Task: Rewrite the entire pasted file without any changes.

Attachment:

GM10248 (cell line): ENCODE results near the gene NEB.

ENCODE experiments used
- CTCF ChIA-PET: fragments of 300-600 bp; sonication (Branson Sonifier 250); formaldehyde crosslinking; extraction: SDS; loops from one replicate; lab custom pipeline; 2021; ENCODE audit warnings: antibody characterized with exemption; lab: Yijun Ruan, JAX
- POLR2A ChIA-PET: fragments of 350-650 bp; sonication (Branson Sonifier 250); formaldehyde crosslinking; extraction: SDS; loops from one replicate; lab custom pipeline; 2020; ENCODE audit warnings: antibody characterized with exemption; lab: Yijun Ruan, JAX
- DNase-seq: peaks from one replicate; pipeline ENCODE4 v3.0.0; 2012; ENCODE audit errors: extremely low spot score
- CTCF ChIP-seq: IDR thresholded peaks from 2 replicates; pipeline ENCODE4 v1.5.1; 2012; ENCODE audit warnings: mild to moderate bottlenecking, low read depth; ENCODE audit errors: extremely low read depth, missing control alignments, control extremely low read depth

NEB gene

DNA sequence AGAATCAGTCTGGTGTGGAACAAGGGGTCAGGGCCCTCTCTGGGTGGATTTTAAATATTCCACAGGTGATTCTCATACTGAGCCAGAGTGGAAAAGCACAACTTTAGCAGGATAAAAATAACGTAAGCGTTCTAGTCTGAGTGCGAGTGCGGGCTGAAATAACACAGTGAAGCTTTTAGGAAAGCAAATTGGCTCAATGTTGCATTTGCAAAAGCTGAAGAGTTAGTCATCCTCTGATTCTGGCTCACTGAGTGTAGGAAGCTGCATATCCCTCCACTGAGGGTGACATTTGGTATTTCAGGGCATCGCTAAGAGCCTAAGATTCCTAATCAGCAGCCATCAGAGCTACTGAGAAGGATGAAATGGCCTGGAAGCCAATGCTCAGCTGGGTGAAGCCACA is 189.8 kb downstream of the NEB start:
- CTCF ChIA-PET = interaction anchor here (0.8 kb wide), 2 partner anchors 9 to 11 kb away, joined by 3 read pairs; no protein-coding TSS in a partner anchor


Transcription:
GM10248 (cell line): ENCODE results near the gene NEB.

ENCODE experiments used
- CTCF ChIA-PET: fragments of 300-600 bp; sonication (Branson Sonifier 250); formaldehyde crosslinking; extraction: SDS; loops from one replicate; lab custom pipeline; 2021; ENCODE audit warnings: antibody characterized with exemption; lab: Yijun Ruan, JAX
- POLR2A ChIA-PET: fragments of 350-650 bp; sonication (Branson Sonifier 250); formaldehyde crosslinking; extraction: SDS; loops from one replicate; lab custom pipeline; 2020; ENCODE audit warnings: antibody characterized with exemption; lab: Yijun Ruan, JAX
- DNase-seq: peaks from one replicate; pipeline ENCODE4 v3.0.0; 2012; ENCODE audit errors: extremely low spot score
- CTCF ChIP-seq: IDR thresholded peaks from 2 replicates; pipeline ENCODE4 v1.5.1; 2012; ENCODE audit warnings: mild to moderate bottlenecking, low read depth; ENCODE audit errors: extremely low read depth, missing control alignments, control extremely low read depth

NEB gene

DNA sequence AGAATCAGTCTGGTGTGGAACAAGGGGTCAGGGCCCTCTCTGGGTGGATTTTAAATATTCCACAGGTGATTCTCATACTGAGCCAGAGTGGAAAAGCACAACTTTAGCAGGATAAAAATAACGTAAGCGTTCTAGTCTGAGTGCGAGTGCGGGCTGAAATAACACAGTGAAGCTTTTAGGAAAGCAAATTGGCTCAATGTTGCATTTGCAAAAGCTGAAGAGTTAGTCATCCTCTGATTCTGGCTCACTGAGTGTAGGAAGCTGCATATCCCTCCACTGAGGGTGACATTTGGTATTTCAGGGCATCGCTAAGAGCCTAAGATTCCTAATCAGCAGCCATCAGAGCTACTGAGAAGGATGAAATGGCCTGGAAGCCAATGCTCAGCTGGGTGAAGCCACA is 189.8 kb downstream of the NEB start:
- CTCF ChIA-PET = interaction anchor here (0.8 kb wide), 2 partner anchors 9 to 11 kb away, joined by 3 read pairs; no protein-coding TSS in a partner anchor